Obama Administration Defies Supreme Court’s Ruling on GPS Tracking

Tim Brown
Front Porch Politics
6/7/2012

In January, the U. S. Supreme Court ruled that the federal government attaching a GPS device to a citizen’s vehicle, without a warrant, to monitor the vehicle’s movements constitutes a search which violates the Fourth Amendment. Now the Obama administration is informing the Ninth Circuit Court of Appeals that they are going to do it anyway because they have the right and the power to do so.

According to the Obama administration the Supreme Court’s ruling did not specifically mandate obtaining a search warrant in all situations. According to them that leaves a loophole in the ruling that they can use to mount a tracking device.

The Wall Street Journal reports,

The government maintains “that a warrant is not needed for a GPS search, as the Court…did not resolve that question,” a Justice Department spokeswoman said. Nevertheless, she said, the department has “advised agents and prosecutors going forward to take the most prudent steps and obtain a warrant for new or ongoing investigations” in most cases.

The government’s awkward position—saying search warrants are not needed but advising agents to seek warrants anyway—highlights the unanswered questions about digital tracking techniques that remain in the wake of the court’s privacy decision in U.S. v. Jones in January…

The article continues at Front Porch Politics.

RelatedWhere’s the outrage? by Judge Andrew Napolitano.

For the past few weeks, I have been writing in this column about the government’s use of drones and challenging their constitutionality on Fox News Channel where I work. I once asked on air what Thomas Jefferson would have done if — had drones existed at the time — King George III had sent drones to peer inside the bedroom windows of Monticello. I suspect that Jefferson and his household would have trained their muskets on the drones and taken them down. I offer this historical anachronism as a hypothetical only, not as one who is urging the use of violence against the government.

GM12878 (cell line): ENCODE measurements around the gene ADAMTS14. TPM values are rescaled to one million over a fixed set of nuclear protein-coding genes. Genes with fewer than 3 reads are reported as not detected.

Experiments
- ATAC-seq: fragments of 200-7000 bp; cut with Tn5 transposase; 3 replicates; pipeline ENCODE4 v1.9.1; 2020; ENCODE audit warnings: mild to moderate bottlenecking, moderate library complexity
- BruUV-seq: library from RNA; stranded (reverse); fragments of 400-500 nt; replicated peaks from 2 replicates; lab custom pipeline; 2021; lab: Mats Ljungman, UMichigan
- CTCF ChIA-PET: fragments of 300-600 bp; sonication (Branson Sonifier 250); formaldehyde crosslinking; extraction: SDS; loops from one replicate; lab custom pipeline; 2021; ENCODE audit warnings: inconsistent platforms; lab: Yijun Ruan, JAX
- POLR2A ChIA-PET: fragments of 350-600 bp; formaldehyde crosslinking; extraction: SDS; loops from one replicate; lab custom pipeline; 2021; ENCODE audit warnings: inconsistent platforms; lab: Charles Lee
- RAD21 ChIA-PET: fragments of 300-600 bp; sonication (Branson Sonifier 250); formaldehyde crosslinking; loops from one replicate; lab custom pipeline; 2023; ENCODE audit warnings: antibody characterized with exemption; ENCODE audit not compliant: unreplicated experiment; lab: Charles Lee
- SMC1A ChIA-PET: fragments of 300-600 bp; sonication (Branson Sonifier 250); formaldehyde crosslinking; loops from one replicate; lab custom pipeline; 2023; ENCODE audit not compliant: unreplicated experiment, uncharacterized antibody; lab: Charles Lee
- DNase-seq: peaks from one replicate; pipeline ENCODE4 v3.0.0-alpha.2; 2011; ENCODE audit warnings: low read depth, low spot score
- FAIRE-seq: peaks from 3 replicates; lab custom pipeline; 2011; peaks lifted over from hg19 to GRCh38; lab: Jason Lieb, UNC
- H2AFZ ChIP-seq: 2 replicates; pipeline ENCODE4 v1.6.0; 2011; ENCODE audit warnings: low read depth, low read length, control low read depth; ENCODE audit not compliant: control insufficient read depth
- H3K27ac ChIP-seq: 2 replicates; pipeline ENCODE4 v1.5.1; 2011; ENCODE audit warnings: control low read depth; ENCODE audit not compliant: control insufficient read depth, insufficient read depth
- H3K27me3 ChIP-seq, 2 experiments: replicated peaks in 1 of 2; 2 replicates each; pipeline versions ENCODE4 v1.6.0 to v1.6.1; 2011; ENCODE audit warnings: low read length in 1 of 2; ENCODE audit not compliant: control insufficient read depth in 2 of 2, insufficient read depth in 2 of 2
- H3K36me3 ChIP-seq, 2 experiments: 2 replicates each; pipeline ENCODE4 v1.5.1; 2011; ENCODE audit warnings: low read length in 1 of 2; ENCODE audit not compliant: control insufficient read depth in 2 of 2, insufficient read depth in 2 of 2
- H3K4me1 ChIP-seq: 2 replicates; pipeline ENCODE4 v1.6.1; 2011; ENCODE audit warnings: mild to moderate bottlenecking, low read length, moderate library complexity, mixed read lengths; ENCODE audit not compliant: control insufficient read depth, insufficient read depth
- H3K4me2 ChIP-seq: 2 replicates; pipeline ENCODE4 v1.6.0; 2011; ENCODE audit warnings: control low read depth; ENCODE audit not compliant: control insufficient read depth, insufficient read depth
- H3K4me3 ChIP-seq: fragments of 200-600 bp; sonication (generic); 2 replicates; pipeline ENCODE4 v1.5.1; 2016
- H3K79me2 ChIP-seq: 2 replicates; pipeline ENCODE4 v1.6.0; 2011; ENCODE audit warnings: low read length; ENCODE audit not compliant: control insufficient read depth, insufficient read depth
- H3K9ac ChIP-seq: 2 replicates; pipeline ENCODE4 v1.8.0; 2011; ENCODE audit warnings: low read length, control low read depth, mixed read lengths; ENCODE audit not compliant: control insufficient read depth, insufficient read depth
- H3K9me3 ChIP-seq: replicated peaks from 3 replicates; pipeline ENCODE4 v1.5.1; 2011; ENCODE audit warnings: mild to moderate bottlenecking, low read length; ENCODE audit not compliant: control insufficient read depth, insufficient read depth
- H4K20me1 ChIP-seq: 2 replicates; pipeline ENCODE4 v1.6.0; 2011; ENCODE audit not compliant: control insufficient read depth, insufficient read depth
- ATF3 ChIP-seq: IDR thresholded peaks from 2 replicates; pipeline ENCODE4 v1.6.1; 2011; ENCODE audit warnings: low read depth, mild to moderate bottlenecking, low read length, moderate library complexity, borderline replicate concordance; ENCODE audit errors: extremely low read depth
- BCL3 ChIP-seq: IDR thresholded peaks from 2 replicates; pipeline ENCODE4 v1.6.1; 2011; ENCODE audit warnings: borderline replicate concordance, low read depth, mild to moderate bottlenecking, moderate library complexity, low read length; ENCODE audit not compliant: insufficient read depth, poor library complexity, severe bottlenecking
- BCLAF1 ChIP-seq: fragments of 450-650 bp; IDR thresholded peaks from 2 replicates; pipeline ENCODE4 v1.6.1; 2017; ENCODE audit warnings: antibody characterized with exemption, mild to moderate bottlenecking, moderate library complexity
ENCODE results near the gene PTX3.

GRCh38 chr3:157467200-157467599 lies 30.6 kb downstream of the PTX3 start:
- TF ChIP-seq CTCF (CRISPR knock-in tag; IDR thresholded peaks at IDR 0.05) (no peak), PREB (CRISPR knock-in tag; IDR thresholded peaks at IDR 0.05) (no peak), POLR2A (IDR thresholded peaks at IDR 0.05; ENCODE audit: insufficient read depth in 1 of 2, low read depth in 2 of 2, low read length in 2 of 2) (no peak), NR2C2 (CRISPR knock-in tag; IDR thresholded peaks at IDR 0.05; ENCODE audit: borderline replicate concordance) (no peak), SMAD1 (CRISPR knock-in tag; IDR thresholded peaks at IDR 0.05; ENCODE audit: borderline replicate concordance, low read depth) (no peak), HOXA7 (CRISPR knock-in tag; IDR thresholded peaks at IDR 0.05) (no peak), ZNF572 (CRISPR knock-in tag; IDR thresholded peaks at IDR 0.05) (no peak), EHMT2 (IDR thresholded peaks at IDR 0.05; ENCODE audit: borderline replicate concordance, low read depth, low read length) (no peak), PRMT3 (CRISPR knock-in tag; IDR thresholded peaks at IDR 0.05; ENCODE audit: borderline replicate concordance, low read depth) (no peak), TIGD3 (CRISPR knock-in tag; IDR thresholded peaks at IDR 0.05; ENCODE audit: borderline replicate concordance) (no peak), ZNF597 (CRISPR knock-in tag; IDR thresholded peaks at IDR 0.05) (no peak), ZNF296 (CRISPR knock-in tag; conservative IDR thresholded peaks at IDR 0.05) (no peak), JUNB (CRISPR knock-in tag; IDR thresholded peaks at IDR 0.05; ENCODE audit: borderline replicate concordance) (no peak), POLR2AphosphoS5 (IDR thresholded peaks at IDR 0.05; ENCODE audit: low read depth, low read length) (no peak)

Nevertheless, what Jeffersonians are among us today? When drones take pictures of us on our private property and in our homes, and the government uses the photos as it wishes, what will we do about it? Jefferson understood that when the government assaults our privacy and dignity, it is the moral equivalent of violence against us. The folks who hear about this, who either laugh or groan, cannot find it humorous or boring that their every move will be monitored and photographed by the government.

Don’t believe me that this is coming? The photos that the drones will take may be retained and used or even distributed to others in the government so long as the “recipient is reasonably perceived to have a specific, lawful governmental function” in requiring them. And for the first time since the Civil War, the federal government will deploy military personnel inside the United States and publicly acknowledge that it is deploying them “to collect information about U.S. persons.”

It gets worse. If the military personnel see something of interest from a drone, they may apply to a military judge or “military commander” for permission to conduct a physical search of the private property that intrigues them. And, any “incidentally acquired information” can be retained or turned over to local law enforcement. What’s next? Prosecutions before military tribunals in the U.S.?…

…If we remain silent when our popularly elected government violates the laws it has sworn to uphold and steals the freedoms we elected it to protect, we will have only ourselves to blame when Big Brother is everywhere. Somehow, I doubt my father’s generation fought the Nazis in World War II only to permit a totalitarian government to flourish here…

Read the whole thing.

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